The digital revolution has given billions of people instant access to free information. But this also means that those that provide the information may not be making as much money as they would like. The music industry for example wanted the Digital Economy Bill to outlaw File-sharing so protecting their copyrights.

The bill however does not go that far. But what it does cater for is the allowing of Internet Service Providers (ISPs) to switch off the connections of those they find sharing files.

But this ignores the technical and legal practicalities. To do this they must be monitoring (bugging) the communication, something I think is still illegal without a judge’s consent in the UK. The implication of this is that ISPs would have to eventually become responsible for everything going through their connections, including pornography, delivery of criminal communications and the witterings of Bloggers.

Giving the ISPs the power to arbitrarily switch someone’s connection off is also not something that should be allowed in a free country without due process. The danger is that after a while when the ISPs realise that people are just going to another ISP, they will agree to share data and agree not to accept someone that has been banned by any one of the ISPs. Until one of them refuses to play ball of course.

Also, if the transmissions are encrypted then how do you tell? Then there is the case of the person who pays the wireless bill and who uses the connection? They may be different parties. There have been major technical attempts at preventing file sharing. But none have been successful or look like they will be or this legislation would not have been called for by the industry.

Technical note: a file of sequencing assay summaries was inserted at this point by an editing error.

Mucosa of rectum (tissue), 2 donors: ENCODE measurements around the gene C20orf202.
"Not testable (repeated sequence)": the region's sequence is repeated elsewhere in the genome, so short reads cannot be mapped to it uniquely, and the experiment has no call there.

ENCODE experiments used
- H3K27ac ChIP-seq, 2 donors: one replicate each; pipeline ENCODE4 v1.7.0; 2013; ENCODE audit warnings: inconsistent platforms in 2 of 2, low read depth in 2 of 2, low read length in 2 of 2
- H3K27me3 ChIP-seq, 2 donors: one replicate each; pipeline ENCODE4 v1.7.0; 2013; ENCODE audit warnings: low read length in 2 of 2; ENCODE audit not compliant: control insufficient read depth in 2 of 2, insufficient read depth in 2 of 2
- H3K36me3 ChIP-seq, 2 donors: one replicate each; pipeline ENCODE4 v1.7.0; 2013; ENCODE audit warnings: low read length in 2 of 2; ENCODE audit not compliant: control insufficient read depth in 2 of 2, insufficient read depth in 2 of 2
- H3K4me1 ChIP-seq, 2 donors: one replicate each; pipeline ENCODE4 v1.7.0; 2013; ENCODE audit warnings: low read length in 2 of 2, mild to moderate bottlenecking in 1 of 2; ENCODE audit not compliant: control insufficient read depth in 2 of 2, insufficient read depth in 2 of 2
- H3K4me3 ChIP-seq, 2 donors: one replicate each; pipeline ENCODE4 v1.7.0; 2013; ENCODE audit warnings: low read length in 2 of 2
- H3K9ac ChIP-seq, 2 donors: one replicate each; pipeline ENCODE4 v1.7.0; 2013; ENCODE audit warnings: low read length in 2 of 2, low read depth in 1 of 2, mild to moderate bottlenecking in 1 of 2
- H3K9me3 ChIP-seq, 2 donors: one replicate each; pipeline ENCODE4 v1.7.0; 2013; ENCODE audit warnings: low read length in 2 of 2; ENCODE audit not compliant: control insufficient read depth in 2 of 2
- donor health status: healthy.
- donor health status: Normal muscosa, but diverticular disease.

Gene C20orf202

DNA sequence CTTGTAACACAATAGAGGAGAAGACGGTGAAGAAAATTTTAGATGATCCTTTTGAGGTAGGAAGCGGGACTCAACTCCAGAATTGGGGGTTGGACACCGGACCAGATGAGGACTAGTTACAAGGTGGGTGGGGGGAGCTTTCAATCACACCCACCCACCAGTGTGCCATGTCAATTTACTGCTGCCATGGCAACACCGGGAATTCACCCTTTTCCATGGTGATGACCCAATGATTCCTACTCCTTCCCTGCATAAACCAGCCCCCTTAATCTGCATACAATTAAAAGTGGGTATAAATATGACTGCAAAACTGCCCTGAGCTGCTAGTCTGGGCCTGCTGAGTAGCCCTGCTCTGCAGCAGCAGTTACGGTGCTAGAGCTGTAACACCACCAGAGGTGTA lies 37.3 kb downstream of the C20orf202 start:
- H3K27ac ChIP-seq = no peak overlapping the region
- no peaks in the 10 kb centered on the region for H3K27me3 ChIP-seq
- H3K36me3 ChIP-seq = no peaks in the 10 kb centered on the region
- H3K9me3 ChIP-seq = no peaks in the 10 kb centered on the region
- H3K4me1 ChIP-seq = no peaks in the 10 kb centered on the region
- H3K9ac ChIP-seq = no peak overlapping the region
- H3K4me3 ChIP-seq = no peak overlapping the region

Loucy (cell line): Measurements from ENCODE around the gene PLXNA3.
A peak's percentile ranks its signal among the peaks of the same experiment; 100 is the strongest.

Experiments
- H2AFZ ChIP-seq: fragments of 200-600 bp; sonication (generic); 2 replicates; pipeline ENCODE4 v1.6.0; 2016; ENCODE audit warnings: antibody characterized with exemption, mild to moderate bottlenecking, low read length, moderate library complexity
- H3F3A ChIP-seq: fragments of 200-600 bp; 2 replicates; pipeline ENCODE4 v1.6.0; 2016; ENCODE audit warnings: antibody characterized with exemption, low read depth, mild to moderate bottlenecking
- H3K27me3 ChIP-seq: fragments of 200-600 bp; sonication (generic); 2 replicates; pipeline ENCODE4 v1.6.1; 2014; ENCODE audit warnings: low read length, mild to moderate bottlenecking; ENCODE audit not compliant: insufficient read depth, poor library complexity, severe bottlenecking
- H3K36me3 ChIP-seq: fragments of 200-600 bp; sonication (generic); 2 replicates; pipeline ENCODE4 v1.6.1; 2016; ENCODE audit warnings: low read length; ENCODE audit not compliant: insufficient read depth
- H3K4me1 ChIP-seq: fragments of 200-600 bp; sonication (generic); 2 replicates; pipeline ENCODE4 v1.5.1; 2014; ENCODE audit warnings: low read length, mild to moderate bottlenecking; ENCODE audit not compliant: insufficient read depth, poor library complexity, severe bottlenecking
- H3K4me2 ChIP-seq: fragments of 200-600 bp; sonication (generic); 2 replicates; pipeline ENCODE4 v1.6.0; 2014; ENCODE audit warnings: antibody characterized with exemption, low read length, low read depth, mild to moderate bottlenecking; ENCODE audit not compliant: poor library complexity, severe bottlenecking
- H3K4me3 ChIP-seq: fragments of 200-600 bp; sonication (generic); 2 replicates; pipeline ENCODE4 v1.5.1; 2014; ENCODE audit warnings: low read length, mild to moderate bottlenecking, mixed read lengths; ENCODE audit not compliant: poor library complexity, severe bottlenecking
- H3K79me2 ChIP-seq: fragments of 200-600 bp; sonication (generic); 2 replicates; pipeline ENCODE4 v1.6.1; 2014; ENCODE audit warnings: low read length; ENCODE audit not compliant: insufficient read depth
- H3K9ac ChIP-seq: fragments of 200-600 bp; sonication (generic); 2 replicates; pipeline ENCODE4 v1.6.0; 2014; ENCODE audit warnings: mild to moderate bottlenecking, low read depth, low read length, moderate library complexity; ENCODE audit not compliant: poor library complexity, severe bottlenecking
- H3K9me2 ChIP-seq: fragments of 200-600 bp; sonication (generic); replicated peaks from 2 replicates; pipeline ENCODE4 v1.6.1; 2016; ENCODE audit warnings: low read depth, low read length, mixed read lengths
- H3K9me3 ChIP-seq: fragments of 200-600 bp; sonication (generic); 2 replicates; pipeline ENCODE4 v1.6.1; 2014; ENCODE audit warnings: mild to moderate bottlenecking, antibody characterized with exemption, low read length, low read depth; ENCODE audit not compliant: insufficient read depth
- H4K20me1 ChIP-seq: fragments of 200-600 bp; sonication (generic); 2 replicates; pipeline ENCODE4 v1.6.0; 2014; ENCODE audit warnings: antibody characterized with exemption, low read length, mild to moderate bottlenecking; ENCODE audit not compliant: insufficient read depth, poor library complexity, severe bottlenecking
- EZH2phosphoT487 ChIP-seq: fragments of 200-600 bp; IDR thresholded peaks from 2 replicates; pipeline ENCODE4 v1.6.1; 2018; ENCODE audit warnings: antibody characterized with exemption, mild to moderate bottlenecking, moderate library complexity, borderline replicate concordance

The industry that complains about it though would be quite happy to trawl the Internet for musical ideas or musical talent they can approach on the cheap and some advertisers have been known to plagiarise music made by individuals they have found on the ‘net for their own ends.

Producers and distributors were also more than happy to jump on the chance of cheap digital downloads, as long as they could charge the same as a CD for it.

The file-sharers want other people’s efforts for free. The copyright owners want the exclusive right to earn as much as they possibly can from their material. Your own outlook will depend on which side of that fence you belong. Pirate Party UK’s claims that free sharing is a positive cultural influence and that restricting it is a breach of free speech and human rights is just a smokescreen. But on the other side, should some of these music providers make so much money?

There seems to be more questions than answers over this and I think that in the final analysis, barring some technical breakthrough, the file-sharers will always come out on top.

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